“Though you think I earn a lot of money, my biweekly paycheck is not that large. This is because so much of it gets deposited into retirement accounts. There are tax advantages. The people in the know, the financial advisors, say that you can never have too much saved up. Therefore, I max out on the contributions.
“You see, once I can no longer work, due to old age, I still have the same daily requirements. In order to survive, there has to be a source of income. It is better to be prepared now than to have the hardship suddenly hit you.”
These are different ways of staying afloat, in maintaining an existence, but how can there be enjoyment? His Divine Grace A.C. Bhaktivedanta Swami Prabhupada explains that the struggle gives a false sense of happiness.
For instance, I may be worried that one day my employer will force me to return to the office routine. Five days a week, in-person, with no exceptions. Given that I could not survive such a transition, I have intense fear over what will happen. How will I continue to support my family if I lose my job?
Fortunately, another employer enters the mix. They offer me an even better job, with higher pay and superior benefits. I can stay right where I am; work from home. I am elated. What a relief! It is like the people upstairs were handling my case and decided to expedite its resolution.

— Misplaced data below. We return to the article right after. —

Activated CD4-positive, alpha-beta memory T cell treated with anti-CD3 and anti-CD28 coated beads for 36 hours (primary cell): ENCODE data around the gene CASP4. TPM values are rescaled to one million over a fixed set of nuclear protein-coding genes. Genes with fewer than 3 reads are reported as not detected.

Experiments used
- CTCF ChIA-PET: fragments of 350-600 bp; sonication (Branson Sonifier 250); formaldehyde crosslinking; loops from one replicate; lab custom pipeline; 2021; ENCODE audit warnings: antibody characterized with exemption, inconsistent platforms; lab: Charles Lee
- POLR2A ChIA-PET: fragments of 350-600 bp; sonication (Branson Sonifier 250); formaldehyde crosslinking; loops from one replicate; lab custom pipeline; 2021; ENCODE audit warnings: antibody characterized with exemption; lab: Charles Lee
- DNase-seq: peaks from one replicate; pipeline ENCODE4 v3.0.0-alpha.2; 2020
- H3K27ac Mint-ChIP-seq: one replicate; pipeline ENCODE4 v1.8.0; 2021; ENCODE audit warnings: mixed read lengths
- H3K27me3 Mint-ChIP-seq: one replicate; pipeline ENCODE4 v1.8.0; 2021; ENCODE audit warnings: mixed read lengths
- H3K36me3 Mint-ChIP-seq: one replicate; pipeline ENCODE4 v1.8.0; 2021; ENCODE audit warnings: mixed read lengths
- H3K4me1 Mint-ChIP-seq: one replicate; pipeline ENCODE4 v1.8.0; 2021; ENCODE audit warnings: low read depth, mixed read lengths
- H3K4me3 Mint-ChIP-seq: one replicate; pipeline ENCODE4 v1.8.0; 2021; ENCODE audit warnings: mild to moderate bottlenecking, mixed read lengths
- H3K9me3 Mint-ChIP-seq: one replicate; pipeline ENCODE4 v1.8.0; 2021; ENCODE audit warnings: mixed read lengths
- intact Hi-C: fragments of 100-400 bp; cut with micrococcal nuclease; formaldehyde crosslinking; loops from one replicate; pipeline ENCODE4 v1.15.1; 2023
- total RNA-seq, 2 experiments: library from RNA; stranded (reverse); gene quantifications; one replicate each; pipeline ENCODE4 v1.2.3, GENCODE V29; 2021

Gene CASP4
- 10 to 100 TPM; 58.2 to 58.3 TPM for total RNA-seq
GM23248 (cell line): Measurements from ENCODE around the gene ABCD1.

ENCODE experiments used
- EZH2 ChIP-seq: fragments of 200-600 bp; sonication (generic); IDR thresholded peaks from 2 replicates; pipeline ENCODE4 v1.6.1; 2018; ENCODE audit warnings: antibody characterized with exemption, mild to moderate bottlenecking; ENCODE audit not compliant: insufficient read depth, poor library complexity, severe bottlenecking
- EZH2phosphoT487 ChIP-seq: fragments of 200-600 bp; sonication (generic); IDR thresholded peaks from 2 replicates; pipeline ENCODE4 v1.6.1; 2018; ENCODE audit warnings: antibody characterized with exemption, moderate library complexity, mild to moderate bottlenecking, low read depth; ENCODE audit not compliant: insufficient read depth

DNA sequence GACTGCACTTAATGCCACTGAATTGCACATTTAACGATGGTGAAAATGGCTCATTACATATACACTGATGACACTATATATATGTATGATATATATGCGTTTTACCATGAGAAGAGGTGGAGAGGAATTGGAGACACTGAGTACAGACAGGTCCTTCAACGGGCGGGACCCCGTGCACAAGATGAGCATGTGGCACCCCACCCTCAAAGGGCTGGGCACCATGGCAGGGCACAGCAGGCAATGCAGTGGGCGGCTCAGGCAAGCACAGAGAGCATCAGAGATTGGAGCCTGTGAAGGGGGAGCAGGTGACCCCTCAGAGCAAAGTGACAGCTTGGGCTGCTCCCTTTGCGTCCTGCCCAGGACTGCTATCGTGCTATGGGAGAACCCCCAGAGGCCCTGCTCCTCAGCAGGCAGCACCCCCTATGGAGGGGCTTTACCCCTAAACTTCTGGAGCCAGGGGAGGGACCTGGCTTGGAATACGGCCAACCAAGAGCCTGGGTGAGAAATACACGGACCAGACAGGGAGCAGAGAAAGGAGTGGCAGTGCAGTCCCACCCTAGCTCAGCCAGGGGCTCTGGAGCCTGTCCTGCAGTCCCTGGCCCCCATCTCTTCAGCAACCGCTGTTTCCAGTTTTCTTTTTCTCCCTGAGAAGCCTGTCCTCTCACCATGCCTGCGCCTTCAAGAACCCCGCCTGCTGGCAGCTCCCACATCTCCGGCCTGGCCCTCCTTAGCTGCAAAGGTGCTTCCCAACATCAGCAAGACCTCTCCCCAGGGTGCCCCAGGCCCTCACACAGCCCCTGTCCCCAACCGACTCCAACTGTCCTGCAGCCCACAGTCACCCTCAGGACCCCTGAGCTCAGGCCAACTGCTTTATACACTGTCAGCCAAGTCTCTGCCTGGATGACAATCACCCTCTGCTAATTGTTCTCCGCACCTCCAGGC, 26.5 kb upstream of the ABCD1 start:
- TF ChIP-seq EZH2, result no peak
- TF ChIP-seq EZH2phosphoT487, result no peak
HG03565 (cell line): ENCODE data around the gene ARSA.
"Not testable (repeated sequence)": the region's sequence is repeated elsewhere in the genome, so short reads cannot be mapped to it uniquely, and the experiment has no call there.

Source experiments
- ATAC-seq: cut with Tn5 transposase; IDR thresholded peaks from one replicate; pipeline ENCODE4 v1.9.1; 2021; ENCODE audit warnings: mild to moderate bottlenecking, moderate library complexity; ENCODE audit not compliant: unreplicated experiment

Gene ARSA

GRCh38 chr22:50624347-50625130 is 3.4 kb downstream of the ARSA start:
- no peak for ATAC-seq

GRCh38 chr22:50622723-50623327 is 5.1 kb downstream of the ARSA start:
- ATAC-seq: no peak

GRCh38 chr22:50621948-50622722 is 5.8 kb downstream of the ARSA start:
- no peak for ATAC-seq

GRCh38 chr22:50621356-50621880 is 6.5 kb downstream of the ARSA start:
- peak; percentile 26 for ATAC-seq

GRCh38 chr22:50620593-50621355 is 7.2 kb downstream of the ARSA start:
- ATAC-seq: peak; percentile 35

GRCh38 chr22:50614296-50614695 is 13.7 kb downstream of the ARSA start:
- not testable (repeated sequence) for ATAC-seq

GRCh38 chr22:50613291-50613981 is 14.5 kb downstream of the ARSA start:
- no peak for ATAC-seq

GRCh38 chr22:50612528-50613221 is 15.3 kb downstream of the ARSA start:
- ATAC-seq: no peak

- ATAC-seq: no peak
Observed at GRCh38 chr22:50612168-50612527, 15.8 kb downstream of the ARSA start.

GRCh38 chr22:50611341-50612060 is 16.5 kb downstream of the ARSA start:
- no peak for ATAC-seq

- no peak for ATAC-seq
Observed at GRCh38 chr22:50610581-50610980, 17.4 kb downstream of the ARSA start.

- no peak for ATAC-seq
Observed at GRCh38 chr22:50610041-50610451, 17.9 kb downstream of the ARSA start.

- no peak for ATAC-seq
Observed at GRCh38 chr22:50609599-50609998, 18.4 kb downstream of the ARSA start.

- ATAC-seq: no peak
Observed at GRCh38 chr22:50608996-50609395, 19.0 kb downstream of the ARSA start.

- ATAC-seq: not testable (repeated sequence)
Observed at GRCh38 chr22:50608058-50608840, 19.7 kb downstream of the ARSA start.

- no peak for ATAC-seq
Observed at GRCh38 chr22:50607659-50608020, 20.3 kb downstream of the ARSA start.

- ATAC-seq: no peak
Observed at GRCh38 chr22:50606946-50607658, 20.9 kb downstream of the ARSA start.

In truth, this is struggle from beginning to end. Even the outcome is one where struggle will continue. I still have to work at the new job. I have to learn new techniques and become familiar with the processes and procedures. I need to prove myself all over again; no past performance to serve as a cushion.
And for what reason? Just to survive. To keep body and soul together. To put food on the table and maintain the roof over the head. I remain in this struggle for decades, until I am forced to exit the body and start all over again.
Spiritual life is the real occupation of the living entity. This business is known as dharma. Unlike material existence, dharma is not a constant struggle. It is neither a temporary solution nor an illusion. The corresponding happiness is real, rooted in the Absolute Truth.
अन्त-काले च माम् एव
स्मरन् मुक्त्वा कलेवरम्
यः प्रयाति स मद्-भावं
याति नास्त्य् अत्र संशयः
anta-kāle ca mām eva
smaran muktvā kalevaram
yaḥ prayāti sa mad-bhāvaṁ
yāti nāsty atra saṁśayaḥ
“And whoever, at the time of death, quits his body, remembering Me alone, at once attains My nature. Of this there is no doubt.” (Lord Krishna, Bhagavad-gita, 8.5)
His existence has always been there, in the background. I only struggle because I forget Him, and so spiritual life is nothing more than remembering. I can start today and continue to remember as time moves forward, from lifetime to lifetime.
Daily in struggle to live,
But what happiness to give?
Since competition chase created,
Otherwise useless and outdated.
Only for soul and body maintaining,
But not higher purpose attaining.
Until genuine spiritual life found,
Where for Vaikuntha bound.
Categories: the five